Everywhere you look lately, LGBT rights are making headlines. States as diverse as Wisconsin, Texas, Kentucky, Arizona and Kansas have been in the news for their legislative attempts to either increase or limit the rights of LGBT citizens.andnbsp;
At a national level, there have been some major changes regarding LGBT rights. Earlier this year, the U.S. government expanded the rights of same-sex spouses in the federal context, and last year a U.S. Supreme Court ruling struck down the 1996 Defense of Marriage Act (DOMA), which had blocked federal recognition of gay marriages. Regarding health insurance benefits, the U.S. Department of Health and Human Services announced on March 14, 2014, that, under the Affordable Care Act, insurance companies which offer benefits to opposite sex spouses must offer such benefits to same-sex spouses by Jan. 1, 2015.andnbsp;
In December 2013, a federal judge in Ohio ordered authorities to recognize gay marriages on death certificates, despite Ohio’s ban against same-sex marriages. In April 2014, another federal judge ruled that Ohio must recognize same-sex marriages performed in other states. Further, state lawmakers in Ohio recently withdrew legislation mimicking a controversial Arizona bill proposing to allow those who assert religious beliefs to refuse service to LGBT community members.andnbsp;
Despite this changing landscape, little has changed, to date, in federal or Ohio employment discrimination laws as it relates to LGBT employees in the private sector, as well as many parts of the public sector. There are signs, however, that this is changing.andnbsp;For instance, an employer with an Equal Employment Opportunity (EEO) statement or policy may consider including a statement prohibiting discrimination based upon sexual orientation or gender identity. Likewise for policies such as sexual harassment, workplace violence and anti-discrimination; andandnbsp;training employees, supervisors and subordinates alike (but in different training sessions) on the revised policies.andnbsp;
The federal government already prohibits employment discrimination against federal government employees based on sexual orientation only. In addition, President Barack Obama recently signed an executive order that prohibits job discrimination by federal contractors on the basis of sexual orientation and gender identity. And Congress has revived its attempt to pass the Employee Non-Discrimination Act, or ENDA, which would protect all employees (private and public sector) from job discrimination based on sexual orientation.andnbsp;
In Ohio, an executive order signed by Gov. John Kasich establishes an anti-discrimination policy in state government employment only. This order prohibits discrimination in the workplace on the basis of sexual orientation, but it does not include language prohibiting discrimination on the basis of gender identity.andnbsp;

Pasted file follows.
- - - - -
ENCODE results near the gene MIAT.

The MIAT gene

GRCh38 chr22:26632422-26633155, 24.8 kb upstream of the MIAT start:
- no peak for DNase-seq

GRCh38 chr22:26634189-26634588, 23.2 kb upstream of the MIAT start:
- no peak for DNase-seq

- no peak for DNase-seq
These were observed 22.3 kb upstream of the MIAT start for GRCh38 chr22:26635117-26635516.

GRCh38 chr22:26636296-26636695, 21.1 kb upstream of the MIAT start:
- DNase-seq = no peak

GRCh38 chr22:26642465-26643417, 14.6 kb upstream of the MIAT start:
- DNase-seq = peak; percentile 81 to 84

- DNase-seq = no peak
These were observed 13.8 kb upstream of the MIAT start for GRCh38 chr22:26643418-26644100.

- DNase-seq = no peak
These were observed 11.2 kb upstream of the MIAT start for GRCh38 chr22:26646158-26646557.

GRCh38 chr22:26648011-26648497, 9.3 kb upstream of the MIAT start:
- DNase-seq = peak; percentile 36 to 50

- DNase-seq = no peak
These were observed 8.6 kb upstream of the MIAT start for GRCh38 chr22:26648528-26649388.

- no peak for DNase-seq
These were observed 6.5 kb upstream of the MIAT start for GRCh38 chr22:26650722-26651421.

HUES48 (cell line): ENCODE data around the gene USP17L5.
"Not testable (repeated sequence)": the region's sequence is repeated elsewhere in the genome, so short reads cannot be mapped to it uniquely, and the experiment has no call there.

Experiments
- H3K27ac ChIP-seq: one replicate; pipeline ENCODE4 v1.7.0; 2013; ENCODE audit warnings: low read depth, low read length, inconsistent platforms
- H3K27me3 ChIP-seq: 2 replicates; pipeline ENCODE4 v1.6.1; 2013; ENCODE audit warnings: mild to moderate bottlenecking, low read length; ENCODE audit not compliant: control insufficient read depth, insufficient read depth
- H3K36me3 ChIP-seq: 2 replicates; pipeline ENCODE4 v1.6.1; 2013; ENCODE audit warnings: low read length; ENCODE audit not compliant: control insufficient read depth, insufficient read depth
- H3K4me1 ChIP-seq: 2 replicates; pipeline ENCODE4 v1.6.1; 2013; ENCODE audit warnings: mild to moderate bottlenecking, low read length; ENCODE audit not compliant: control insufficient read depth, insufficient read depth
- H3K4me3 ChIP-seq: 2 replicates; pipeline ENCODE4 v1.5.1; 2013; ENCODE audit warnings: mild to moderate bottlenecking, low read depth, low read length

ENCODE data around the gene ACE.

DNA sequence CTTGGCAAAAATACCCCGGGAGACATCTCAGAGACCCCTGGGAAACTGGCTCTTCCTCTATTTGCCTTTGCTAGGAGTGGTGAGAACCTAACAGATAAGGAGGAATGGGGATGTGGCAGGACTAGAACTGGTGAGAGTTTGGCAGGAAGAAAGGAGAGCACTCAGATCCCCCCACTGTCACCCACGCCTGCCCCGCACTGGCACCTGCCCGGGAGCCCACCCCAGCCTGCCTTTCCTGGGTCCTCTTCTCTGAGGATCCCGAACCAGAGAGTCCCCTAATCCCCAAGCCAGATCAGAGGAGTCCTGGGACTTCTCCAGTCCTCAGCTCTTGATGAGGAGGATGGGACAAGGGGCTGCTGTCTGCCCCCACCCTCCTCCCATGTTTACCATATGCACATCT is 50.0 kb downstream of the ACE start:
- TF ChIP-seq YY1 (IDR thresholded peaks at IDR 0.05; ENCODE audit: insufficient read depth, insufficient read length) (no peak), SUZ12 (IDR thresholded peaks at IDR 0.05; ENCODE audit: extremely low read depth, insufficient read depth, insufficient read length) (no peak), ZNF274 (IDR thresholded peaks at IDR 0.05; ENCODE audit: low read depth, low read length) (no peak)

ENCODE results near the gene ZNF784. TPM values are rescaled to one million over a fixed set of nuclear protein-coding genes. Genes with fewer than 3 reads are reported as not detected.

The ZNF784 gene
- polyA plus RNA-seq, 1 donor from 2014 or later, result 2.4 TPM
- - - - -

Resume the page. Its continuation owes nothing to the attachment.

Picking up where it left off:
In addition, at a municipal level, there are a dozen municipalities (including many of Ohio’s larger cities) that prohibit job discrimination based on sexual orientation and/or general identity in both private and public employment. These include the cities of Athens, Bowling Green, Canton, Cincinnati, Cleveland, Columbus, Coshocton, Dayton, Newark, Oxford and Toledo, as well as the Village of Yellow Springs.
There are five Ohio municipalities that prohibit discrimination based on sexual orientation and/or gender identity in public employment only: Akron, Cleveland Heights, Gahanna, Hamilton and Oberlin.
Legislative change definitely is coming. Regardless of when it comes, Ohio employers may want to start instituting changes in their company policies regarding LGBT employees.
Ways employers can address LGBT rights include:
learning what laws do currently apply. Employers should consult legal counsel to find out what laws apply;
Should you decide to get out in front of this issue and enact policies that exceed what is currently required by law, keep in mind that, by enacting these policies, you provide your employees with enforceable rights. Thus, be certain you are enacting reasonable policies and provide the proper training to managers and supervisors on the implementation and enforcement of the policies. And, as always, consult with legal counsel prior to making any formal changes.
Many Ohio employers have determined that discrimination of any kind can detract from employee morale, recruitment and retention, and, ultimately, productivity. As employers have discovered over time, the best business and employment decisions are based on objective metrics and operational needs.